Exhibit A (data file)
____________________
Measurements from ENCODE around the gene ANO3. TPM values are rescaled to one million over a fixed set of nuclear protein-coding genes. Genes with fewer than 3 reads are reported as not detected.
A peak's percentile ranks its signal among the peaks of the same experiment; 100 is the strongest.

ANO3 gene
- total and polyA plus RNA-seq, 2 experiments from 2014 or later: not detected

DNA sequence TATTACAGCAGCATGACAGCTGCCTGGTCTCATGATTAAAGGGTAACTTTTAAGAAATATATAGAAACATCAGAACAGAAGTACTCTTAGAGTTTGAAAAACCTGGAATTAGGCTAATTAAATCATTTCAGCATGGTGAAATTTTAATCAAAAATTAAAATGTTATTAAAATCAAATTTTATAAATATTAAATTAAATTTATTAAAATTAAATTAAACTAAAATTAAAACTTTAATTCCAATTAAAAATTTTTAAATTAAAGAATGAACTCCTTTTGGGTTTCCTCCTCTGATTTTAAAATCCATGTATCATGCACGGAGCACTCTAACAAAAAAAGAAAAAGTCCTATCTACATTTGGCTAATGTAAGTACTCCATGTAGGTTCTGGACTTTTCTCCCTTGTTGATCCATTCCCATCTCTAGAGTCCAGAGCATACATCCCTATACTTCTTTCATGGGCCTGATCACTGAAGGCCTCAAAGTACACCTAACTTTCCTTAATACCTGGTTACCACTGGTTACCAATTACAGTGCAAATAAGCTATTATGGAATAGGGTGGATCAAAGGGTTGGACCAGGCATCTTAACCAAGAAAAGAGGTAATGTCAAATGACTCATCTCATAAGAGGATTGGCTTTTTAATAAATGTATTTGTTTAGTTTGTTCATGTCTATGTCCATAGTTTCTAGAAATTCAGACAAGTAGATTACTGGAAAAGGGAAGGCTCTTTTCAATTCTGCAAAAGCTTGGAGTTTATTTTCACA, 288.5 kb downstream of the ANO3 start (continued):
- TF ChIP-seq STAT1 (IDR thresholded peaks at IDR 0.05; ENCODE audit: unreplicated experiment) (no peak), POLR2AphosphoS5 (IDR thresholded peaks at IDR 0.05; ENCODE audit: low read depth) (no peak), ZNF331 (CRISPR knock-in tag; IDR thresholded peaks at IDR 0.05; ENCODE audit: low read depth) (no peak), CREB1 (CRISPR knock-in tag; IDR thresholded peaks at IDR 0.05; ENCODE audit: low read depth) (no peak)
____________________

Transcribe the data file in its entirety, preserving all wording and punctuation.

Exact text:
Measurements from ENCODE around the gene ANO3. TPM values are rescaled to one million over a fixed set of nuclear protein-coding genes. Genes with fewer than 3 reads are reported as not detected.
A peak's percentile ranks its signal among the peaks of the same experiment; 100 is the strongest.

ANO3 gene
- total and polyA plus RNA-seq, 2 experiments from 2014 or later: not detected

DNA sequence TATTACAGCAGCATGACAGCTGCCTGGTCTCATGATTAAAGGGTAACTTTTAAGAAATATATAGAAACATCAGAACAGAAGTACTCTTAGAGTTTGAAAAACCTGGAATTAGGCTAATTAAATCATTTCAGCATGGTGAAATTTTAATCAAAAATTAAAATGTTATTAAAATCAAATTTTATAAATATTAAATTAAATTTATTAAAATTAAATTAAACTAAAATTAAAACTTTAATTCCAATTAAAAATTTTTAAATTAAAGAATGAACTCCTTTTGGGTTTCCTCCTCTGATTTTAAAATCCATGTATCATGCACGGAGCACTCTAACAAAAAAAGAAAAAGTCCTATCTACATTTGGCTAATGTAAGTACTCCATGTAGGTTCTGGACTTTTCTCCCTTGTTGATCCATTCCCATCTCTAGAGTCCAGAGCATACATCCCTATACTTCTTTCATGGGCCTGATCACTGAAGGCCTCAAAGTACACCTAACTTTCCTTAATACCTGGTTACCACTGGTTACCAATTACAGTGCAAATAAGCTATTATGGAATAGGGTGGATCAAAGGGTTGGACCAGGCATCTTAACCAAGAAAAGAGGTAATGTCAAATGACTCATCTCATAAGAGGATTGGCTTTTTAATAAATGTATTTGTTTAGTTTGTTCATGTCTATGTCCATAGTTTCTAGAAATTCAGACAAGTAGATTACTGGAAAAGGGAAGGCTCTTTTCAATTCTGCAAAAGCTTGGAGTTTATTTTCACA, 288.5 kb downstream of the ANO3 start (continued):
- TF ChIP-seq STAT1 (IDR thresholded peaks at IDR 0.05; ENCODE audit: unreplicated experiment) (no peak), POLR2AphosphoS5 (IDR thresholded peaks at IDR 0.05; ENCODE audit: low read depth) (no peak), ZNF331 (CRISPR knock-in tag; IDR thresholded peaks at IDR 0.05; ENCODE audit: low read depth) (no peak), CREB1 (CRISPR knock-in tag; IDR thresholded peaks at IDR 0.05; ENCODE audit: low read depth) (no peak)